Stephanie Stilson (left), NASA Vehicle Manager, briefs the media attending an informative workshop and tour of the Orbiter Processing Facility (OPF) housing the Space Shuttle Discovery at KSC.
Efforts to ready the space shuttle Discovery for flight are gathering steam as NASA engineers passed key milestones for both the spacecraft and its rocket boosters.
Sitting in its hangar at NASA's Kennedy Space Center in Florida, Discovery has successfully been powered up by ground crews after more than 100 modifications to its systems and a series of upgrades specifically aimed at the agency's planned return to flight for the aging fleet.
Discovery vehicle manager Stephanie Stilson said she is "very optimistic" that the spacecraft is moving toward a launch next spring. Discovery is set to be the first shuttle to fly since the loss of Columbia in February 2003. Discovery, as part of the STS-114 mission, is expected to launch no earlier than March 6, 2005.
In addition to normal maintenance and enhancements, such as the installation of a "glass cockpit," shuttle engineers have equipped Discovery with electrical wiring and cables for 176 new sensors - 88 per wing - to measure acceleration, impact and temperature changes during launch. Wiring has also been laid for an external tank-watching digital camera and an anticipated boom that could be used to survey the shuttle's exterior for damage.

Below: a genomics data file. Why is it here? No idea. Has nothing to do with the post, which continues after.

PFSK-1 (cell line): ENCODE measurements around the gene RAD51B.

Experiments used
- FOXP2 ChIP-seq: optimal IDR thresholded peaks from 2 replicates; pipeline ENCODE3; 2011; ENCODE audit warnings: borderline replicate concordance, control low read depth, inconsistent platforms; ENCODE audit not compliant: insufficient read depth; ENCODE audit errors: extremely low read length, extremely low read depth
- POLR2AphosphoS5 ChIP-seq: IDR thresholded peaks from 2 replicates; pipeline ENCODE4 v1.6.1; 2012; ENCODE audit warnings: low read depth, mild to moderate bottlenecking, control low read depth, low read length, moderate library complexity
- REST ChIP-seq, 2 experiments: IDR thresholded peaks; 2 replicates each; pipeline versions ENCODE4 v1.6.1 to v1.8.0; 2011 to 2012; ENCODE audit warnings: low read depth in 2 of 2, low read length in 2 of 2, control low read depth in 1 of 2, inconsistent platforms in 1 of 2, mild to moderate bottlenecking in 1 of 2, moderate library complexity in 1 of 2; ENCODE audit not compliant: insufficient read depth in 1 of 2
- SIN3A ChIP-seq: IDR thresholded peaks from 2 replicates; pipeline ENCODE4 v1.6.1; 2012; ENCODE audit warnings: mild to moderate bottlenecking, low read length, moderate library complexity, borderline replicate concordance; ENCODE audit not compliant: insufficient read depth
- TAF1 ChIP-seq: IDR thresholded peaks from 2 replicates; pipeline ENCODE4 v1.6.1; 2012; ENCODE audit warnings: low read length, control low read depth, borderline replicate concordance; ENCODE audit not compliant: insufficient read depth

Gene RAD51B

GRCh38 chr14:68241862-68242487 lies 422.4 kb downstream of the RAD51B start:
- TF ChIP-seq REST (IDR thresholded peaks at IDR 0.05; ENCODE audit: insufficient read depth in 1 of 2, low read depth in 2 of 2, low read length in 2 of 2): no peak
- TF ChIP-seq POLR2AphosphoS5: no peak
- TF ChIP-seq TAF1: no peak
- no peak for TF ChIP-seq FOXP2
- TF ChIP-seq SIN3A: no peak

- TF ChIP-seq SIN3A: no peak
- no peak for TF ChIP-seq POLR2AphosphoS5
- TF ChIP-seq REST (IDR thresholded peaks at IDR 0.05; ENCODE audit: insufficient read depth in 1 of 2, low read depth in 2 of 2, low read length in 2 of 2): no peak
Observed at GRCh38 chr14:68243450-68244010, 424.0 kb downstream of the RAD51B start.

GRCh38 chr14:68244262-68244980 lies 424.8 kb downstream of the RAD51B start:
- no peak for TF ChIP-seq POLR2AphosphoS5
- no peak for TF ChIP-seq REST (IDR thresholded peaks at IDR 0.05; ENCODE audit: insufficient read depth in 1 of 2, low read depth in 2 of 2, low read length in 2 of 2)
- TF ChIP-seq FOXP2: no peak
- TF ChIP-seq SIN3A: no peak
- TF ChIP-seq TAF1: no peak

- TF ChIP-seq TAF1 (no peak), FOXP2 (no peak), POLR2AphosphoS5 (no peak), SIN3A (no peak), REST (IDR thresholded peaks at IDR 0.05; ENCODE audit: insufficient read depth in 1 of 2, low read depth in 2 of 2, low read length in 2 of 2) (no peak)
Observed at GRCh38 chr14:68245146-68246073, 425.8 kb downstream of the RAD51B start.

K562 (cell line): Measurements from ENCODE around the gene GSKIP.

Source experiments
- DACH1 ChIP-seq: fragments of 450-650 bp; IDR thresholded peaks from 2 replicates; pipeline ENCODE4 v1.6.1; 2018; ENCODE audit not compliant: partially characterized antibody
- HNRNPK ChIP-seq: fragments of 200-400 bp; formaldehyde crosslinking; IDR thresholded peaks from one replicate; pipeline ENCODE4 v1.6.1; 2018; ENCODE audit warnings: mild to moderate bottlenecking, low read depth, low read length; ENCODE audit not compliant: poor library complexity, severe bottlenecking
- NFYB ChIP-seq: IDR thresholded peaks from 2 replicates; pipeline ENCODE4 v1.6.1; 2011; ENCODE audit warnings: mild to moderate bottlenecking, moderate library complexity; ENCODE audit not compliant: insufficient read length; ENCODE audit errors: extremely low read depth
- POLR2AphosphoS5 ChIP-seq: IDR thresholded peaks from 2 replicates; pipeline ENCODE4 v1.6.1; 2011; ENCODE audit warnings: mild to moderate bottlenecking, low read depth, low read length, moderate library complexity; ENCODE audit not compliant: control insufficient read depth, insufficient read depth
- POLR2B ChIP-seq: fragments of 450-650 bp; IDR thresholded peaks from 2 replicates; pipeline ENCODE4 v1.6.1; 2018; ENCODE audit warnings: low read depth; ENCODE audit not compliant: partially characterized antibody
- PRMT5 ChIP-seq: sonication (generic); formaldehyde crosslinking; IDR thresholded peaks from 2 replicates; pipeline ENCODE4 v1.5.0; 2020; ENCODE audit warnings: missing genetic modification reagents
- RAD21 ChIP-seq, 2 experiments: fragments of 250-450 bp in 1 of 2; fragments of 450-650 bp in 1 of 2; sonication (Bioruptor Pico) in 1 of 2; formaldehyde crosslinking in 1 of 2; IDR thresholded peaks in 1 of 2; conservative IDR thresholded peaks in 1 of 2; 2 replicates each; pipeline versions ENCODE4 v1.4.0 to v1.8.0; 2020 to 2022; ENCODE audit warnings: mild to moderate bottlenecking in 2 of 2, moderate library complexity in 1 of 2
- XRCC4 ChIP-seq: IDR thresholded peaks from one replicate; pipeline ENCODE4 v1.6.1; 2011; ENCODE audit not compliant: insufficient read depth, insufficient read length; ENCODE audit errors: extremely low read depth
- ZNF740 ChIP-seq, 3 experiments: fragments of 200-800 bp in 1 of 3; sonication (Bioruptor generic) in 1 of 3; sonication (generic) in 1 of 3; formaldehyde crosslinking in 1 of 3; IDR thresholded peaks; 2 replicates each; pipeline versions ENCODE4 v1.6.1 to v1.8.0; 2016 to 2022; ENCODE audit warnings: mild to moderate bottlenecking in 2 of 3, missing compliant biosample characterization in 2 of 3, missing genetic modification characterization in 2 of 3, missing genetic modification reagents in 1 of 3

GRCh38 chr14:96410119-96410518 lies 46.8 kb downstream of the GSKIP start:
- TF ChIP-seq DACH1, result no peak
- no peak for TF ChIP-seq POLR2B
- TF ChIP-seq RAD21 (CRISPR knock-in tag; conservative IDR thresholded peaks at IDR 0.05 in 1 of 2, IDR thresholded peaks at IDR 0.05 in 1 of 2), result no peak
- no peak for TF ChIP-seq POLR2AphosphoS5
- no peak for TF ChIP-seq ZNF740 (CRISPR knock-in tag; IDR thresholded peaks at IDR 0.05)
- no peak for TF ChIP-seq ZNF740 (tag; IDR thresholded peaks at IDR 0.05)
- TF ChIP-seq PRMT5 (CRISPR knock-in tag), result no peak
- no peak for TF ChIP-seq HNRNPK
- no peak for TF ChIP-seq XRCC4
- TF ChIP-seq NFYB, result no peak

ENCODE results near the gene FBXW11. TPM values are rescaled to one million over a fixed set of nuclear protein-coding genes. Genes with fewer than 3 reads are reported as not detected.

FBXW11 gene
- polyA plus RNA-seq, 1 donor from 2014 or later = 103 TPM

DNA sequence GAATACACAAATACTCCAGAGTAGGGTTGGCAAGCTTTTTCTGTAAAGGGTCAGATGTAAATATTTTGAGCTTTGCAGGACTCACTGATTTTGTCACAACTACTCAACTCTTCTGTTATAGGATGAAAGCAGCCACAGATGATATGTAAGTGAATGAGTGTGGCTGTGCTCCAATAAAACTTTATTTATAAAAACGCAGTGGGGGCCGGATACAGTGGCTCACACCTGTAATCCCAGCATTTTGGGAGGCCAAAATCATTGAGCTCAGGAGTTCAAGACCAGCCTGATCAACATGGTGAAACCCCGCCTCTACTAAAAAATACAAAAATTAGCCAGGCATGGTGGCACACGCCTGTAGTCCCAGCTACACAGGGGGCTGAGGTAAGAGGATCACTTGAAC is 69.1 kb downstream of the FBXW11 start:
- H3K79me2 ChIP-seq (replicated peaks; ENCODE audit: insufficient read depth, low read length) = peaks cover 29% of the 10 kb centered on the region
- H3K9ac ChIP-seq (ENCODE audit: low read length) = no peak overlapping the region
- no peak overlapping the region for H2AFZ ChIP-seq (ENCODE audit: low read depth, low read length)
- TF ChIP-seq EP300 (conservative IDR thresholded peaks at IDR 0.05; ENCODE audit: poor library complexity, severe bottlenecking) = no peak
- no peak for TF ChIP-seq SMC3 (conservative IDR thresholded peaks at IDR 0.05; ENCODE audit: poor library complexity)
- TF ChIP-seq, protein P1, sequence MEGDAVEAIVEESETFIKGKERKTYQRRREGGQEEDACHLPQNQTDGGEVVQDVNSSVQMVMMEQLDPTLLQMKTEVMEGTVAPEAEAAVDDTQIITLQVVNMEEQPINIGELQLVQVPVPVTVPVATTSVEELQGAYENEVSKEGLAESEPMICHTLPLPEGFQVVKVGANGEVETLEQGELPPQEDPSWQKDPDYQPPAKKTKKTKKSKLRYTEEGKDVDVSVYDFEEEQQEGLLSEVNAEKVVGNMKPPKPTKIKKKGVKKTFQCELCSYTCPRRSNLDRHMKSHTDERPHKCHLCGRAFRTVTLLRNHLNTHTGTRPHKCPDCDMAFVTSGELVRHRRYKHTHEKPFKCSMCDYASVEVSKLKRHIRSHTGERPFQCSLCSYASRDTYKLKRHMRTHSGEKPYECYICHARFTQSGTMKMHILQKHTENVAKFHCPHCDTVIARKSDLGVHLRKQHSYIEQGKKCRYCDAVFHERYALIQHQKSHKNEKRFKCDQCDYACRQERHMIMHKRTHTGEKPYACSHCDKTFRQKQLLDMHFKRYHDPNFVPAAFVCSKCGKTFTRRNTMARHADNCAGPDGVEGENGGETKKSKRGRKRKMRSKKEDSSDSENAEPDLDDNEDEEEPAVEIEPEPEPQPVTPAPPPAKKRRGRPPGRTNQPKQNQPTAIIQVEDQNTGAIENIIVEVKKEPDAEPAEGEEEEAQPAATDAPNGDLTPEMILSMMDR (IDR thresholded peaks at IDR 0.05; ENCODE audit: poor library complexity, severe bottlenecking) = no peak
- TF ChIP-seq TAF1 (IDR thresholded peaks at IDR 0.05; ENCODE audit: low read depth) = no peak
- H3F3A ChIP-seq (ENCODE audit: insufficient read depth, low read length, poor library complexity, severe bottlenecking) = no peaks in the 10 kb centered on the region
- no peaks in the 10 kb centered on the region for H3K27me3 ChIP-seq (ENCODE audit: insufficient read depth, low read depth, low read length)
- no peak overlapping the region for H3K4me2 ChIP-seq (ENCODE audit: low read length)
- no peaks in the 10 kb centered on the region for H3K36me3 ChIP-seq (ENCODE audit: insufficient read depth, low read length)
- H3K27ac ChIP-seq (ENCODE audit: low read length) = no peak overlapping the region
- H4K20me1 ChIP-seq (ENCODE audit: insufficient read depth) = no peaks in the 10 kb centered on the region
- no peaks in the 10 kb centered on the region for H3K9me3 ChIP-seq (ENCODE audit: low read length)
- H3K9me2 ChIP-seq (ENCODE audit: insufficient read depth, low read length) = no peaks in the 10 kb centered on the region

Engineers have also delivered the first segment for one of the shuttle's two solid rocket boosters (SRBs) on Aug. 9.
The segment, a skirt-shaped piece that forms the base of the rocket, was moved to a facility at the center where technicians will install an aft motor segment and ring fitting that will attach the rocket to Discovery's external tank.
"Piece by piece, milestone by milestone, we're getting closer to flying the shuttle again," said Michael Kostelnik, deputy associate administrator for International Space Station (ISS) and space shuttle programs, in a written statement.
While shuttle engineers toil away on Discovery's body, a team of propulsion specialists have completed testing on the last of three engines the spacecraft will use to reach orbit.
Engineers fired the engine for 520 seconds -- the flight time required to carry Discovery from launch to space - during a nighttime Aug. 19 test.
Miguel Rodriguez, NASA's director of the propulsion directorate at Stennis Space Center in Mississippi, told SPACE.com that engine will be shipped to KSC by early September for integration.
The first main engine has already been sent to Discovery, while a second is still awaiting shipment. Along with STS-114's engines, SSC engineers are also delivering three additional engines as part of normal redundancy procedures.
"It's one less thing to worry about for the [shuttle] engineers, so they can put all their effort into other areas," Rodriguez said. "All of us together, as a team, are very excited about it."